Some countries are so upset by Holocaust deniers that they make it a crime. There have been calls to do the same in Britain but we have, luckily, avoided such a heavy-handed and grandstanding approach to the freedom of speech of idiots, Simon Heffer wrote in his article, published in the International Business Times.
We prefer to see people who deny the Nazi genocide as idiots – or something stronger – and in a very British way content ourselves that the obloquy, contempt and derision such people heap upon themselves by expressing their offensive views is punishment enough, and comes free of charge, the author says.
It is disputed to this day by Turkey that its Ottoman forebears conducted a genocide against the Armenians in 1915.
Armenians see this as their Holocaust and when an entire nation denies it happened, it is denial on a truly grand and awesome scale. Imagine how the Jews would feel if the present German republic itself – not just handfuls of mentally disturbed anti-Semites – said there had been no German-led genocide against the Jews, and you will understand how the Armenians and those who sympathise with them feel about Turkey, a state about to celebrate 100 years of denial, the author notes.
The historical consensus is that 1.5 million Armenians were murdered. Many countries recognise this as an act of genocide. So too did Pope John Paul II, who issued a declaration in 2001 saying as much. Francis chose to quote his predecessor-but-one’s words: but it still upset the Turks, who immediately recalled their ambassador to the Vatican and demanded the Vatican’s man in Ankara come and explain himself, the article notes.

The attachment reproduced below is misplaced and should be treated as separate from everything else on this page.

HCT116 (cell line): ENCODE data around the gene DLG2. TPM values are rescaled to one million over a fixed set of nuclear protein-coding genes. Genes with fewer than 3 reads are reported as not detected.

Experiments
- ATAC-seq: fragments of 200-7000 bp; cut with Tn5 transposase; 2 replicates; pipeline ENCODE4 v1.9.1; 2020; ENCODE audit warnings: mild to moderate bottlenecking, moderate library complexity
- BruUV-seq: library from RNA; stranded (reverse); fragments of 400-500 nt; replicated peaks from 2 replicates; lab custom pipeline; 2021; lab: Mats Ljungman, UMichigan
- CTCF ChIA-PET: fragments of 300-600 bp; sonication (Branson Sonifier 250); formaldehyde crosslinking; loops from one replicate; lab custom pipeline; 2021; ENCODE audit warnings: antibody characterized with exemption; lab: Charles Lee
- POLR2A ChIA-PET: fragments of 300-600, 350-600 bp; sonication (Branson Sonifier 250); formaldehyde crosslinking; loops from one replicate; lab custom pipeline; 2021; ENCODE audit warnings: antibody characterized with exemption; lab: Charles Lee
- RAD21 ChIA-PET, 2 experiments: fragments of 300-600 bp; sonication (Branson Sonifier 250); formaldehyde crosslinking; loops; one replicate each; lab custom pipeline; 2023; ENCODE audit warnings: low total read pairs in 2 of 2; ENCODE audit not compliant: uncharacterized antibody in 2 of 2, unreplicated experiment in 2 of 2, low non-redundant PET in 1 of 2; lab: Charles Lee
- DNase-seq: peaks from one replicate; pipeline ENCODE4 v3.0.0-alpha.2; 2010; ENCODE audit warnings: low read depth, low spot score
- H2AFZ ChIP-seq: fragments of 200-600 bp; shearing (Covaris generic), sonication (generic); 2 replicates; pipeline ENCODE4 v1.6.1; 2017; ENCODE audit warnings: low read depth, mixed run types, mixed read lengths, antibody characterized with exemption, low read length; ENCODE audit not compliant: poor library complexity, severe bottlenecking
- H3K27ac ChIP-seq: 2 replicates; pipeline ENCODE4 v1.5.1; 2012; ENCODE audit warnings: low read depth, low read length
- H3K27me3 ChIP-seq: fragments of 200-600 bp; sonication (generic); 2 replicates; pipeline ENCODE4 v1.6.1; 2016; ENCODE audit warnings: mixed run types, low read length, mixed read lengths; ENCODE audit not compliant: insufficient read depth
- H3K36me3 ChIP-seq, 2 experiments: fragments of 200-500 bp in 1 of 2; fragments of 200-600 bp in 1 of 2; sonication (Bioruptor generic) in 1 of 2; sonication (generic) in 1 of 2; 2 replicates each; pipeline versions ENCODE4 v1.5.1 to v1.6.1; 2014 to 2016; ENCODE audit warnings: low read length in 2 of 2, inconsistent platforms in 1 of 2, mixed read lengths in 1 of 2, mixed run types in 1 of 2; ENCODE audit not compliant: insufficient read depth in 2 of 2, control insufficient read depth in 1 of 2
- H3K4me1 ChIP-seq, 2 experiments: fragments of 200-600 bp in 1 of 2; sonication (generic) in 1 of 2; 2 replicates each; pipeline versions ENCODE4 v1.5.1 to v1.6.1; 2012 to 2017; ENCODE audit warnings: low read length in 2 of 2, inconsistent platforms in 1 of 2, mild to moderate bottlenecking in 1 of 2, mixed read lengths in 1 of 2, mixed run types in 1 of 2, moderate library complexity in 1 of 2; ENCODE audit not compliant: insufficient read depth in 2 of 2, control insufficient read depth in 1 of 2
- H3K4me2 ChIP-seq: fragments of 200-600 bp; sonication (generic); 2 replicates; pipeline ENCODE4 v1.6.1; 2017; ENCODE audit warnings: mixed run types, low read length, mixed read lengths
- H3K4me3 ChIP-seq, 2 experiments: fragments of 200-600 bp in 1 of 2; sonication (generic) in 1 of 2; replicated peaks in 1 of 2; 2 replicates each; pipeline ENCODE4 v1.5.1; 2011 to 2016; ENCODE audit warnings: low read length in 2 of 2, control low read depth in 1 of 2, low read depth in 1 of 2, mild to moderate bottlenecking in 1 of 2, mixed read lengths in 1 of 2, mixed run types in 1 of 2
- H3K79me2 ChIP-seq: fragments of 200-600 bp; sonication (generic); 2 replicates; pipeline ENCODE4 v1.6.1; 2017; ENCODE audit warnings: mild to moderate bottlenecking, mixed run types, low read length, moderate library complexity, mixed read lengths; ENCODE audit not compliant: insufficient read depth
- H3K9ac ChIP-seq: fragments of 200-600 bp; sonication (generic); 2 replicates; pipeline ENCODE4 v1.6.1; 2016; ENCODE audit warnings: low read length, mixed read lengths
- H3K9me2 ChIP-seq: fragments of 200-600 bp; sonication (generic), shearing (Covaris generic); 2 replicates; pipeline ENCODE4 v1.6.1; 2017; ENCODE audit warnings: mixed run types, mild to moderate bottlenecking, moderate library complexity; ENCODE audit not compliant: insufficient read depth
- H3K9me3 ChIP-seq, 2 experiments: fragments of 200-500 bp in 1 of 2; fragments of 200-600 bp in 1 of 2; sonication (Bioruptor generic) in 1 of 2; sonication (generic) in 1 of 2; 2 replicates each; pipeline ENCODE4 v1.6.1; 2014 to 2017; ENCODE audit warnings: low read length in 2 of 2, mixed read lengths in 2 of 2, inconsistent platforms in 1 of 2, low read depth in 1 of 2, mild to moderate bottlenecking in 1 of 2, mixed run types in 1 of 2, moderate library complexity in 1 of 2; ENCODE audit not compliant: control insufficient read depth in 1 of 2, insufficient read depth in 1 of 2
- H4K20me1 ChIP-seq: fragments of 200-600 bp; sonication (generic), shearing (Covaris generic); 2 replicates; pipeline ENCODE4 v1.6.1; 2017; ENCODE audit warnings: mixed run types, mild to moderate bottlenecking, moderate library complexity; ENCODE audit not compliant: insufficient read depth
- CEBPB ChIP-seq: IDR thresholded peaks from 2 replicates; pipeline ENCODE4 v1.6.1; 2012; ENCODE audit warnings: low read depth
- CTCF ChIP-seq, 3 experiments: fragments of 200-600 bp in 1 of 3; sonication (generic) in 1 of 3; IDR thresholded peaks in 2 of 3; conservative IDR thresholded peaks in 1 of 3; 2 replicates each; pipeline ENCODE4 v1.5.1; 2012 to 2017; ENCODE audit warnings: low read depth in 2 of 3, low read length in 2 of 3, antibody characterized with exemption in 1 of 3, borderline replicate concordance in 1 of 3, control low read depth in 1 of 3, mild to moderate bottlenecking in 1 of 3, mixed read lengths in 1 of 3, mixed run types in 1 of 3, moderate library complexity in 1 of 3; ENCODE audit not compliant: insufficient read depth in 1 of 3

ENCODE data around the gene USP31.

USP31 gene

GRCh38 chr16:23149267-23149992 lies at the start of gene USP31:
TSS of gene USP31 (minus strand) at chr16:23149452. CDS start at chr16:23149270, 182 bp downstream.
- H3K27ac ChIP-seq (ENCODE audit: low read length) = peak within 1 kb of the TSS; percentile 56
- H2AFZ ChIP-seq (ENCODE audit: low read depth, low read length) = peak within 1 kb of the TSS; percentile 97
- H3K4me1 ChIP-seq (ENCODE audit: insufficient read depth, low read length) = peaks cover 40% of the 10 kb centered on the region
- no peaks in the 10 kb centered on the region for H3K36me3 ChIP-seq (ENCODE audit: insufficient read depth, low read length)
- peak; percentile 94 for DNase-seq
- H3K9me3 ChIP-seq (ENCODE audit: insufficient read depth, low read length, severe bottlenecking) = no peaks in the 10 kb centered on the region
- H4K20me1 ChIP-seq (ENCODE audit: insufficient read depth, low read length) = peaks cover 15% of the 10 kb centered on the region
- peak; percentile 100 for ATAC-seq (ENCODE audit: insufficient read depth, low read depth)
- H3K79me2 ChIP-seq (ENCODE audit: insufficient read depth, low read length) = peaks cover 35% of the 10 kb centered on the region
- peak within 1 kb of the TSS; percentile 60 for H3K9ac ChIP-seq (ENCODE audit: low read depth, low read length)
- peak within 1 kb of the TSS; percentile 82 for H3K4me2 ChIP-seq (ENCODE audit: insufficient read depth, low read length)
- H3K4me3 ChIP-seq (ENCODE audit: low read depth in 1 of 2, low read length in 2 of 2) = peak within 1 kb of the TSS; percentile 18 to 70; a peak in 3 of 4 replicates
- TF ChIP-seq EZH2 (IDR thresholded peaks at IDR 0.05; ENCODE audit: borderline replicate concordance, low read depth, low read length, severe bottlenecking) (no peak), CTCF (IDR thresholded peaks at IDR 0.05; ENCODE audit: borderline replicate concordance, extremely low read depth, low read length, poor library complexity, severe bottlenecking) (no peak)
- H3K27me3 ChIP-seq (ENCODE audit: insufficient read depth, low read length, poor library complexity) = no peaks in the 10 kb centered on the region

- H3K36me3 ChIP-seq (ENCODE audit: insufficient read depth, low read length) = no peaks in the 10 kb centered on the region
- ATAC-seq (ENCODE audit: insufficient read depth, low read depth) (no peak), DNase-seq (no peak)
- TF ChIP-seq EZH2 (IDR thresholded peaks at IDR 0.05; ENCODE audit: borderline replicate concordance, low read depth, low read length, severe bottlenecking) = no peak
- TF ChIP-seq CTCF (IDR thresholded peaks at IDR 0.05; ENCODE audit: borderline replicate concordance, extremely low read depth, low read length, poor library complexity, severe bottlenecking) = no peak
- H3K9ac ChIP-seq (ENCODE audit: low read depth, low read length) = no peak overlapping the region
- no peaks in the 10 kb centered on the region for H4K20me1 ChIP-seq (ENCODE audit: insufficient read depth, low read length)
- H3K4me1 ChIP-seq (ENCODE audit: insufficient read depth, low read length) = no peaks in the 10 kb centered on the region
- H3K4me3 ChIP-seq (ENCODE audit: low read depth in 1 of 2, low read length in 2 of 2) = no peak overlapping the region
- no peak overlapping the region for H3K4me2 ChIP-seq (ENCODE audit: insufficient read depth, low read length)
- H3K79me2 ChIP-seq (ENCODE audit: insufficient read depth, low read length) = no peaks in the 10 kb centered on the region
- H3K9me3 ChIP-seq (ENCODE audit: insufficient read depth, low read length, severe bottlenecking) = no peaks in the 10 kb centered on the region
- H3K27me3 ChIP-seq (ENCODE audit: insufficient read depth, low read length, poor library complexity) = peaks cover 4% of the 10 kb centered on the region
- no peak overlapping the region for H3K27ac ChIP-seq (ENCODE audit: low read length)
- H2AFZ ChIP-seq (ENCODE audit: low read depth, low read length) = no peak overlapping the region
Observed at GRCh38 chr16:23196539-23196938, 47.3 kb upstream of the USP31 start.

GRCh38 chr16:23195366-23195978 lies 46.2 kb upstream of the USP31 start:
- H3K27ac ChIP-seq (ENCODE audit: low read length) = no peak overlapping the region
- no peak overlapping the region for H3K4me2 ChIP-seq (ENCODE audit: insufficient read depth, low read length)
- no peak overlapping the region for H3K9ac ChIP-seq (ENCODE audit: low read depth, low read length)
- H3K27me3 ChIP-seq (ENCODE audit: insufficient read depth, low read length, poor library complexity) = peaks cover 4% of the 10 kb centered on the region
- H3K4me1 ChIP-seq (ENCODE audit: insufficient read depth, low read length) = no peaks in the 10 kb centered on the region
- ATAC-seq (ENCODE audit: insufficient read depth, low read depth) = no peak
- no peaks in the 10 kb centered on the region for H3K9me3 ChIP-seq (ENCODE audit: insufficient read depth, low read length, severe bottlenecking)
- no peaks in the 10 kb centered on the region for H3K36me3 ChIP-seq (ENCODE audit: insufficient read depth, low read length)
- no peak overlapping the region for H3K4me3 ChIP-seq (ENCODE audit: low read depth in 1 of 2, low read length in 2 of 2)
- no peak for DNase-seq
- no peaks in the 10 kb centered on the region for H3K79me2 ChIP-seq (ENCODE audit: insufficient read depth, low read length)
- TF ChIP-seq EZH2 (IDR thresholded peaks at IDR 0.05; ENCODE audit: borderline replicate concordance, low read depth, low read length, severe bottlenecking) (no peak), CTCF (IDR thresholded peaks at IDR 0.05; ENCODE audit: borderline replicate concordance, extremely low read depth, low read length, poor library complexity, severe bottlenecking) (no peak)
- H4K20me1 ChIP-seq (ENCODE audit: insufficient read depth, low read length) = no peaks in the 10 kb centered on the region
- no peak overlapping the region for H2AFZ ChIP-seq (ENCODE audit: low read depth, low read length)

The Vatican, which is also keen to see a diminution of the conflict in that region, wants good relations with the Turks too, but not, to judge from Francis’s remarks, at the expense of pretending not to notice Turkey’s responsibility for an outrage that happened just outside living memory, the author says.
Armenia itself is building up to a formal commemoration of the genocide on 24 April. Last week, Kim Kardashian and her sister Khloe were in Yerevan to lay flowers at a memorial to the victims: the whole performance was captured on the sisters’ reality TV show, so anyone out there who is not aware of this atrocity may soon be alerted to it.
The author highlights that the combination of the Kardashians and the Pope adds up to a PR disaster for Turkey, at a time when in every other respect it is trying to show itself to be a responsible and progressive member of the family of civilised nations.